The UI team spent December splitting their time between wrapping up features for 3.0 and working on bugfixes for the Squadron 42 Vertical Slice. On the PU side, the team had daily standups for each feature with Directors to get feedback straight away. These daily syncs not only helped progress for the Starmap, PMA, VMA and MFD/Visor holodisplays, but ensured that communication was kept close between the various departments involved in pulling these features together ahead of 3.0 going Live.
In the run up to the Holiday Special, the UI focused on various bug fixes, including ensuring that the Visor UI would turn on at the correct time, removing quantum linking text from the Gladius HUD, and providing performance fixes alongside others to polish the experience. In addition, fluff screens for Chemline were designed and implemented ahead of the stream.
In December, the environment team delivered final optimizations and bug fixes deemed as ‘must fix’ for the release of 3.0. As those tasks were completed, the team began to work on the next environments. A big focus of 2018 will be on getting spaces that are shared across locations functional, so the team worked on whiteboxing the kits for both hangars and habitation modules. The idea is to create kits for all these ‘common’ elements in a specific art style so they can be used across different locations. The whitebox stage allows design, art, and code to lock down the features of an element before committing to final art.
Elsewhere, the DE team has been looking at improvements to the planet texturing systems. The main goal is to improve the diversity and breakup of terrain types across a planet’s surface. The new tech increases the number of supported distribution channels by 5x, meaning there’s some improved visuals across terrains in the not too distant future.
The audio team had all hands on deck in the lead up to the Squadron 42 Vertical Slice. They ensured the demo was fully supported with all the Dialog, Music and SFX content required. This work included additional sound design for cinematics, location ambience polish pass, ship SFX balancing, dialog attenuation/mix pass, and new music content/logic implementation via Subsumption.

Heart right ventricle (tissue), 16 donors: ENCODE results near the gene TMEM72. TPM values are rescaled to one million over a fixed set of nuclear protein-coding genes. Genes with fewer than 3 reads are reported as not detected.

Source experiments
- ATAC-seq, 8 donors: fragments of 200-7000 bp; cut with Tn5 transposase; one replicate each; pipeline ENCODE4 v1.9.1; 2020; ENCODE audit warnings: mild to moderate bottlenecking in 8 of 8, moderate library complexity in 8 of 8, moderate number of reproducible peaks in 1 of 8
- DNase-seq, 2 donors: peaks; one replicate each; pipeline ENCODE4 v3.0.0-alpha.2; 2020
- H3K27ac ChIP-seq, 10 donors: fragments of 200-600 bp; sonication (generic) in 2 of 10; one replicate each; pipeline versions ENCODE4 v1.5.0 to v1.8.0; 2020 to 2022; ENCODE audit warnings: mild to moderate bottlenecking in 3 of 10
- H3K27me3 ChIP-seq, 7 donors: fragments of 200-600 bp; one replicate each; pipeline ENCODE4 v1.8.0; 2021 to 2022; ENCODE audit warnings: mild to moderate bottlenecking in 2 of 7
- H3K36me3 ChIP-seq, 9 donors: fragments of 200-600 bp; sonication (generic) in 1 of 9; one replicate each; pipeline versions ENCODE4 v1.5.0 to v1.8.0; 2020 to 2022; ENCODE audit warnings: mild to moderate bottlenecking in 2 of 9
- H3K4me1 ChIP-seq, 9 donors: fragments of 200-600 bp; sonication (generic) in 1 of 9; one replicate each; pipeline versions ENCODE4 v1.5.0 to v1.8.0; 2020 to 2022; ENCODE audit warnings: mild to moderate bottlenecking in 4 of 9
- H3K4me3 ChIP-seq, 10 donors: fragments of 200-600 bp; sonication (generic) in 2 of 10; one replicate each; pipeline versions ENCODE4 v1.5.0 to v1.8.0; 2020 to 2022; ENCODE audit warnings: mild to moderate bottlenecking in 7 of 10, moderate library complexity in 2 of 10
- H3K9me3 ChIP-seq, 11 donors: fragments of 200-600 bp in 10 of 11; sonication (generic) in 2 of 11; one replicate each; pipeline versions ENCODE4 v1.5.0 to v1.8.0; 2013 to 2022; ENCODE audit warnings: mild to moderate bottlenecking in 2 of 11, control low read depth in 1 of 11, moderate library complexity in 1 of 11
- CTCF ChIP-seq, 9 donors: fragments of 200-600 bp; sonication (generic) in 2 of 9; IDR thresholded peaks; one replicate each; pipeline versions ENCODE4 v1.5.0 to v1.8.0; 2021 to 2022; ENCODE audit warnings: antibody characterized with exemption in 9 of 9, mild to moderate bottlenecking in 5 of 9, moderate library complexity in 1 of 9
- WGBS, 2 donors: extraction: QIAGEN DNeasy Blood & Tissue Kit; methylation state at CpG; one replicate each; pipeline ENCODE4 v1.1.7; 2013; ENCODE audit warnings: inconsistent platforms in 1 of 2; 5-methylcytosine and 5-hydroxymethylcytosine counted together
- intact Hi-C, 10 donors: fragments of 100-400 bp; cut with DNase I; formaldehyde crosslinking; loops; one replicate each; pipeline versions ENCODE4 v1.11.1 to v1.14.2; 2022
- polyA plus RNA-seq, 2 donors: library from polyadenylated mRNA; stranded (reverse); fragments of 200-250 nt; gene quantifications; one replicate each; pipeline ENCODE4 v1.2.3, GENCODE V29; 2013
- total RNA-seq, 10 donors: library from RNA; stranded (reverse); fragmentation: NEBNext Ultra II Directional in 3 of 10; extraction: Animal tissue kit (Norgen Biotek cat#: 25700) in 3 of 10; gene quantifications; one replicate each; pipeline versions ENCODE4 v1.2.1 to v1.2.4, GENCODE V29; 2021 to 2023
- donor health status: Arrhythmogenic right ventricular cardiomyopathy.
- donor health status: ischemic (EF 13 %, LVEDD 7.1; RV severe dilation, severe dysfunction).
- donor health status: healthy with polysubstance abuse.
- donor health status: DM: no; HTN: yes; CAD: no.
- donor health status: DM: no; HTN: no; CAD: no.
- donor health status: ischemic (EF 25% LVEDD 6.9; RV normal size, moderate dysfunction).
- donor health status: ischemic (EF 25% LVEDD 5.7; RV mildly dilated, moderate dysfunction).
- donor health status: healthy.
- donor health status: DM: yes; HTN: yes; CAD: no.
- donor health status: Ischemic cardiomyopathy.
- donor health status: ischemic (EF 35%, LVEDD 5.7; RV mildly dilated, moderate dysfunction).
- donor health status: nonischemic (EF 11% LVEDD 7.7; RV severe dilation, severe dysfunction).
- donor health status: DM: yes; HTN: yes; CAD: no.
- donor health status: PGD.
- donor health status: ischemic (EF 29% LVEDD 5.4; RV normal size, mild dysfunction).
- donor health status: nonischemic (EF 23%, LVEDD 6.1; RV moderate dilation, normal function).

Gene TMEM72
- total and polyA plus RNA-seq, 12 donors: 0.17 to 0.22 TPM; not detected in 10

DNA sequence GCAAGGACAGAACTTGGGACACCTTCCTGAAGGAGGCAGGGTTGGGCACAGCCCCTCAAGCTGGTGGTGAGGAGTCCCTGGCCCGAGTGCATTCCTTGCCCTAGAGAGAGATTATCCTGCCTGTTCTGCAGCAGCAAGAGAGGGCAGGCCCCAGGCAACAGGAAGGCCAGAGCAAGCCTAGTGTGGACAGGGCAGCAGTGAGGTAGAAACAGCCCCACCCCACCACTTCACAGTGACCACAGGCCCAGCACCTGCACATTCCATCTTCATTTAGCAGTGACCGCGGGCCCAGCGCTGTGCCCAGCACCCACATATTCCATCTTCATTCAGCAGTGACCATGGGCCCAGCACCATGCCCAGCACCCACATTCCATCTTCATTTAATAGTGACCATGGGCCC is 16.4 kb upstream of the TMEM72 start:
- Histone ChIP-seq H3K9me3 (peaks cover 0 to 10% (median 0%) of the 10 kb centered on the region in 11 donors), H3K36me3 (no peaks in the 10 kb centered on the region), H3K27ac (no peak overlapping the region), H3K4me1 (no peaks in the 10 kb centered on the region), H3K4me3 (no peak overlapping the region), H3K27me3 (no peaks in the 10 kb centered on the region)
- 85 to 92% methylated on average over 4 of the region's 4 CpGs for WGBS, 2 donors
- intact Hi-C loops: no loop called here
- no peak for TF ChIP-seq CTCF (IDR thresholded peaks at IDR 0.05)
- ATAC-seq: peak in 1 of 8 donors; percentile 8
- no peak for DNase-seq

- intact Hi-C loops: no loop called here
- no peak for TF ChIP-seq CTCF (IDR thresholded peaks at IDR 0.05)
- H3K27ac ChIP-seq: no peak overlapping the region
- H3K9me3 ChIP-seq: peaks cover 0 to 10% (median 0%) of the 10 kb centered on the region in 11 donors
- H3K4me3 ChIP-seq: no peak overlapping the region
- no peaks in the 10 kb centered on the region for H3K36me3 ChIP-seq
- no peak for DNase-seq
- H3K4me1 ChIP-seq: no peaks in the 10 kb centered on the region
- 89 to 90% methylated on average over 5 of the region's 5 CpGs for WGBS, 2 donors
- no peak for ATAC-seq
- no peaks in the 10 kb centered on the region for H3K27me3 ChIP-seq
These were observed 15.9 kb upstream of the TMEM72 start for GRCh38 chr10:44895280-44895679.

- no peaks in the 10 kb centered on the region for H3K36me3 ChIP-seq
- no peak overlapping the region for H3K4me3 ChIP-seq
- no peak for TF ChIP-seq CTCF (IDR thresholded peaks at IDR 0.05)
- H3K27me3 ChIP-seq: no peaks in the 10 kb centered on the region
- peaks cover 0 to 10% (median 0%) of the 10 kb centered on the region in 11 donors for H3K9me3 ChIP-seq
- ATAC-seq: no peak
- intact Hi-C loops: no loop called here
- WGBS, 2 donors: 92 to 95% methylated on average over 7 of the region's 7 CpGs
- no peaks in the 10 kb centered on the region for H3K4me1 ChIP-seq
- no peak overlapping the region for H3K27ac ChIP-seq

The audio team simultaneously supported the Alpha 3.0 release with content creation, implementation and polish of dialog, SFX, and music assets. These included implementing new music logic and content for PU armistice zones (Olisar, Levski and Grim HEX), improving definition and intelligibility of weapon sounds, and adjusting thruster sounds for the Dragonfly and Nox in light of ongoing flight model tweaks.
Going forward, the audio team looks to iterate on the current Foley system and actor status system (breathing component). They also plan to begin work on a fully fleshed out sound simulation system.
The Concept and Tech teams introduced a new core structure and narrative behind how Lorville on Hurston function and come together. They developed an exciting and visually interesting city archetype for integrating procedural and landing zone elements. The team did an extensive amount of concept work to solve most of the major design issues.
The base archetype for a utilitarian habitation was established for the first procedural and fully interactive room. Concept is busy investigating and solving both material and theming diversity for generating these units across the Stanton system.
This month, the team wrapped up the super large Tumbril Nova tank plus three other new ships of varying sizes and roles. They also provided support where needed and helped with marketing and new website revamp. For ship weapons, the team completed the Trident Laserbeam S4-S6 and the Hurston Electron Beam Alterations S1-S3.
The Derby Facial team was super busy right up until the 21st Dec with Facial animation tasks ranging from polishing the Prisoner Arrival scene to adding more in-game dialogue for random NPC characters.
The team also held their first Studio Christmas Party. It was a fairly small key event, but a good chance for staff and partners to enjoy some good food and a couple of drinks.
The team’s pleased to announce that Senior Facial Animator Tony Wills is moving positions and is now Lead Gameplay Story Animator. Tony will oversee 800+ in-game mini “cut scenes.”
The UK programming team did a lot of bug fixing and polish work to get Alpha 3.0 out of the door as well as the Squadron 42 Vertical Slice in preparation.
On the cinematics side, they implemented the dynamic lighting mentioned last month. This allows the devs to fade up a specific lighting rig for a cutscene to highlight the quality of the characters. They also experimented with a new dynamic depth of field (DoF) mechanic for non-combat scenarios to give the game a more cinematic feel. Rather than having an infinite DoF, which is usually the case, the game focuses on what the player is currently looking at and applies a subtle blur for everything that is nearer/further away.